Several books summarize the work of the DCO. Published by Cambridge University Press in October 2019, Deep Carbon: Past to Present, is a 684-page collection of 20 chapters by many authors edited by Beth N. Orcutt (Bigelow Lab, Maine, USA), Isabelle Daniel (University of Lyon, France), and Rajdeep Dasgupta (Rice University, Texas, USA). Aimed at sharing recent progress with the peer scientific community, the book is also available open access. The volume pairs with the 2013 volume Carbon in Earth, which aimed to provide the baseline of knowledge at the outset of the Deep Carbon Observatory program.
Finally, English historian of science Simon Mitton, has
completed the first history of deep carbon science, Carbon from Crust to Core: A
Chronicle of Deep Carbon Science.
Mitton’s 400-page book, to be published by Cambridge University Press in
early 2020, identifies key discoveries, impacts of new knowledge, and roles of
deep carbon scientists and their institutions from the 1400s to the present.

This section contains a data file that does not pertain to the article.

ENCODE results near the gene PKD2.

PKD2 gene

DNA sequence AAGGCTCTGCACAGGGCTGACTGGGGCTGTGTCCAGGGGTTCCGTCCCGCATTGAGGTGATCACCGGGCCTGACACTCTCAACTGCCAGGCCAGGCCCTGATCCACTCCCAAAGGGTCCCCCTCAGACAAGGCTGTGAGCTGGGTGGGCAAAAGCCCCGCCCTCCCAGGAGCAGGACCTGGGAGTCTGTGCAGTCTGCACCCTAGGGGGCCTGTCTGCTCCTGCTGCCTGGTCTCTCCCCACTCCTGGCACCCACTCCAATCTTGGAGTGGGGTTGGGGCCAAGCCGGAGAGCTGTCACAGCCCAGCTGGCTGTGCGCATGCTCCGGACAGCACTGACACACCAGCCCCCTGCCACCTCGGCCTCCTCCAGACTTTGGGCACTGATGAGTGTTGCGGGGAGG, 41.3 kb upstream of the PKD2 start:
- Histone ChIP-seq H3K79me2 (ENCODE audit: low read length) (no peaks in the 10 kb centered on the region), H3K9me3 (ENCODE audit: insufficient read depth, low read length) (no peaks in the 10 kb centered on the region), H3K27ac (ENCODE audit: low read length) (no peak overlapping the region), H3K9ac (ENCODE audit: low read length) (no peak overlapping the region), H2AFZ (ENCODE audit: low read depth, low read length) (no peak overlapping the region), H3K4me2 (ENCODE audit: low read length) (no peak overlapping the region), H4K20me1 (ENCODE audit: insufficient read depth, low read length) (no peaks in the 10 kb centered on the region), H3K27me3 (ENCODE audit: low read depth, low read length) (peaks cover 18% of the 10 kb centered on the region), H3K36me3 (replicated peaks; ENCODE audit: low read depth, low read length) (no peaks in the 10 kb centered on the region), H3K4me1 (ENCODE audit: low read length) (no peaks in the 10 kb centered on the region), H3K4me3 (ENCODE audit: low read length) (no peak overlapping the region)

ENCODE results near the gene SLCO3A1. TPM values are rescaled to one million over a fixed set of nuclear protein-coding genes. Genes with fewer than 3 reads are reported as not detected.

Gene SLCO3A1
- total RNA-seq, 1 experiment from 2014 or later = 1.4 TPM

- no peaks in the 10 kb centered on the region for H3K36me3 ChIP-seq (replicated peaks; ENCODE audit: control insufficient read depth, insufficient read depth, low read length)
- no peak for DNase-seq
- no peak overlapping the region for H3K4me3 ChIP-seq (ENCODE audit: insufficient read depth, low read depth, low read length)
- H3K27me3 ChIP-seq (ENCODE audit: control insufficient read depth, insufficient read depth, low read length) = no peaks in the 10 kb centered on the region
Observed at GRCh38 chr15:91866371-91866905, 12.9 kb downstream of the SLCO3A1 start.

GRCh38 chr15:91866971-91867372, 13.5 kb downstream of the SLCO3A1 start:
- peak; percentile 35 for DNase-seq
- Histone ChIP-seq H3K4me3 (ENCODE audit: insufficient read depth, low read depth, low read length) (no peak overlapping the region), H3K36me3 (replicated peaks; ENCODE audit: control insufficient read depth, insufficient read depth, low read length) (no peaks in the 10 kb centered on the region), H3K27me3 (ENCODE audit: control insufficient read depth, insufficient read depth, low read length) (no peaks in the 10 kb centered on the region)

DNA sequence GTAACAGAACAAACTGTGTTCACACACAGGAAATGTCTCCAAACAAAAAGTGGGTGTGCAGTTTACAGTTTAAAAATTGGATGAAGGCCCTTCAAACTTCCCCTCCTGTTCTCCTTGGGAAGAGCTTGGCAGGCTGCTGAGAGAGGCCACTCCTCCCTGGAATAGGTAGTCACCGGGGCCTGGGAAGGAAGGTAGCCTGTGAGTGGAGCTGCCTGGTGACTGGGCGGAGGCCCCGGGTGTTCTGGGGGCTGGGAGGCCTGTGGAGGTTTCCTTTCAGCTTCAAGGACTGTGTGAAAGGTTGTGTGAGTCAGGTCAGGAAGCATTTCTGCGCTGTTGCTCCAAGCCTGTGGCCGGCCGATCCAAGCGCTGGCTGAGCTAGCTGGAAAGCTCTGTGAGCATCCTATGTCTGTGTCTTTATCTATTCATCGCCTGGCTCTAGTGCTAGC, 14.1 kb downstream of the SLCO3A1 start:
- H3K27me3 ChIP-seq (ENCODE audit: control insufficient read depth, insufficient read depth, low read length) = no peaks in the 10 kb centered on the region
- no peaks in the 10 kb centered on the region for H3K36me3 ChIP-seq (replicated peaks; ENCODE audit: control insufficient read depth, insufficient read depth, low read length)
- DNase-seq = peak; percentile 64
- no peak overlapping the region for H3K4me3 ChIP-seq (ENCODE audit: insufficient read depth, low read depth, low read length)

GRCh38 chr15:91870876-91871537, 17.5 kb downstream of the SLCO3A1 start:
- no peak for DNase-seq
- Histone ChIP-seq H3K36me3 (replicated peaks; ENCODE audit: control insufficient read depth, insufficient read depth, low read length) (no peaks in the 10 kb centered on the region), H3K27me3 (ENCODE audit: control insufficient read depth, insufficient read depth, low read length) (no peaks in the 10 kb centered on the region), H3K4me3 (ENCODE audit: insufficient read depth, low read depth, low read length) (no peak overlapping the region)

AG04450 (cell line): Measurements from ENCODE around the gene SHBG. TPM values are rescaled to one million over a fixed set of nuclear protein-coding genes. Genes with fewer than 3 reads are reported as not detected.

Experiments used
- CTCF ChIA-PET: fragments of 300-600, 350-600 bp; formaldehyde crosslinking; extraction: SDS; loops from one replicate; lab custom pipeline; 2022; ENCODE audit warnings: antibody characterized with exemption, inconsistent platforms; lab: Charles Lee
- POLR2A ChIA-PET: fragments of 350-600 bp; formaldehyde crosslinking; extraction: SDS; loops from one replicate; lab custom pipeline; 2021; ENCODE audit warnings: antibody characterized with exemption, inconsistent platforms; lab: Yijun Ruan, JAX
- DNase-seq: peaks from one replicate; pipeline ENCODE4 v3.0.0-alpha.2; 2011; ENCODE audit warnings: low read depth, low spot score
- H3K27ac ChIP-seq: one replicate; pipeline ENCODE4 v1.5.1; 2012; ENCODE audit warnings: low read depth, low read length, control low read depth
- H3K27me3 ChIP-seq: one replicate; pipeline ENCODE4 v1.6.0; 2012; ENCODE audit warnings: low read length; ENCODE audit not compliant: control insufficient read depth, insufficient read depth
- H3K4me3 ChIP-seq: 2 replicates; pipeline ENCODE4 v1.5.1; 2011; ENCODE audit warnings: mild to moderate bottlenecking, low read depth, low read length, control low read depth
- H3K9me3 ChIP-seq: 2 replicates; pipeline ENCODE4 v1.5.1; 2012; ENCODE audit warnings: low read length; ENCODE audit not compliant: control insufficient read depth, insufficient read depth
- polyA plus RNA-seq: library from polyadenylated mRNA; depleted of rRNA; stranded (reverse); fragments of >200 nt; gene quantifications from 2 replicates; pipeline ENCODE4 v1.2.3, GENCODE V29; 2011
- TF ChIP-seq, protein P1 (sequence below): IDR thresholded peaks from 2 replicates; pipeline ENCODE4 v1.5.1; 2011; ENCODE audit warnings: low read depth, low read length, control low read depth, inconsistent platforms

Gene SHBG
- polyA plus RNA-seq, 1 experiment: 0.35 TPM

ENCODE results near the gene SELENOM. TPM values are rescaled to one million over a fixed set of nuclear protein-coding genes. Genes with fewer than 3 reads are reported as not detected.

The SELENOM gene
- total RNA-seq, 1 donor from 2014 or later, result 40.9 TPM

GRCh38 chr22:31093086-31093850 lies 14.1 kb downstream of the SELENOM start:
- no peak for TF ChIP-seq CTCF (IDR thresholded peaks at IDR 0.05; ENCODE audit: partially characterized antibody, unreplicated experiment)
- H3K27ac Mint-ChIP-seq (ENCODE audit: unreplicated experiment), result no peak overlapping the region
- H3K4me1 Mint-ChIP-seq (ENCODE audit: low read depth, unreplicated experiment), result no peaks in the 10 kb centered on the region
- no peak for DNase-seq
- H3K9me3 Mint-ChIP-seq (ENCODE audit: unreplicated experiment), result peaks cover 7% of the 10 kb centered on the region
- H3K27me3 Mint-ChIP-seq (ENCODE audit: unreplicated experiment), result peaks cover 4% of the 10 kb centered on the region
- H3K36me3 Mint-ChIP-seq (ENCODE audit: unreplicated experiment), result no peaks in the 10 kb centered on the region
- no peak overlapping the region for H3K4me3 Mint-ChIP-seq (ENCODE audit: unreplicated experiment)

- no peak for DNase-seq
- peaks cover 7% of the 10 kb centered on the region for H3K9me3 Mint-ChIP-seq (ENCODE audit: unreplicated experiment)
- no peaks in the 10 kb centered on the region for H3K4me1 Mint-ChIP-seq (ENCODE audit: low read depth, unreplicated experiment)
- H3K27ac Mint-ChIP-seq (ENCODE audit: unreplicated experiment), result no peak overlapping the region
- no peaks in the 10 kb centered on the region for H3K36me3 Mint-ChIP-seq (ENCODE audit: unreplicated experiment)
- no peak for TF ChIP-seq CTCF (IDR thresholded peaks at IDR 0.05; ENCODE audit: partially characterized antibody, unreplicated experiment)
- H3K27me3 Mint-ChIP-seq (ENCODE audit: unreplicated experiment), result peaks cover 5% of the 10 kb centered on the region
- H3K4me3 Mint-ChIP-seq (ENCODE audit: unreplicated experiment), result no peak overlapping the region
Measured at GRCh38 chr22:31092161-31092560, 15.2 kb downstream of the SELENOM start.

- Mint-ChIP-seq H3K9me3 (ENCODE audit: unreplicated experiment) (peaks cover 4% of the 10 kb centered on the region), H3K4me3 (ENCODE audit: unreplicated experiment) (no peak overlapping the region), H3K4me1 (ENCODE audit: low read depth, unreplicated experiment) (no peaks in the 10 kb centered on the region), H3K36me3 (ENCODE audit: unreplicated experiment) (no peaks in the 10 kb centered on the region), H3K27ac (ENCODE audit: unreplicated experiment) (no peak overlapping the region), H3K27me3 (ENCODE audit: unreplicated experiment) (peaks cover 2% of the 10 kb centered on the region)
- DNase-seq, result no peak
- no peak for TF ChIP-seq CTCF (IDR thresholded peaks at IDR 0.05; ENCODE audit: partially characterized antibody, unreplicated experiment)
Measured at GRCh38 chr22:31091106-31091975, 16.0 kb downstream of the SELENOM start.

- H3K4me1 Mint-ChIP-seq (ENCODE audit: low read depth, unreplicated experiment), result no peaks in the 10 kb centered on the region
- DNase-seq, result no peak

Jesse Ausubel gave a talk on “eDNA: Prospects and Challenges” at NOAA’s Northeast Fisheries Sciences Center on 18 October 2019. To view the talk visit here for a webinar link. Please skip the first 15 minutes, which are just chatter waiting for the seminar to begin
Nature has assembled a collection of papers originating under the auspices of the just-concluded ten-year Deep Carbon Observatory project, sponsored by the Sloan Foundation. An interview with two of the project’s leaders can be found here
NYU science journalism grad student Kaitlyn Jeanne Nichols’s podcast follows the return of whales to NY and interviews Mark on how eDNA is helping reveal animal life in NYC waters. https://soundcloud.com/user-833449477/chasing-whales-in-new-york-city (segment starts at 7:30).
Marine eDNA’s rapid progress and future potential highlighted by science writer Cheryl Lyn Dybas in September 2019 Oceanography, including commentary from Jesse Ausubel and Mark Stoeckle, and drawing on last November’s Rockefeller-Monmouth-sponsored National Conference on Marine eDNA.
The Christian Science Monitor posted an article Message in a bottle: Forensics meets marine science with eDNA that features the work of PHE researcher Dr. Mark Stoeckle and highlights PHE’s ongoing collaboration with the New Jersey Bureau of Marine Fisheries and researchers at the Monterey Bay Aquarium Research Institute (MBARI).
Our Gowanus eDNA Project, carried out with RockEDU SSRP high school student Alla Zeidyyeh, found surprisingly diverse DNA evidence–19 fish species–in the Canal, including the endangered shortnose sturgeon. The project is featured on Gowanus Dredgers Canoe Club Instagram page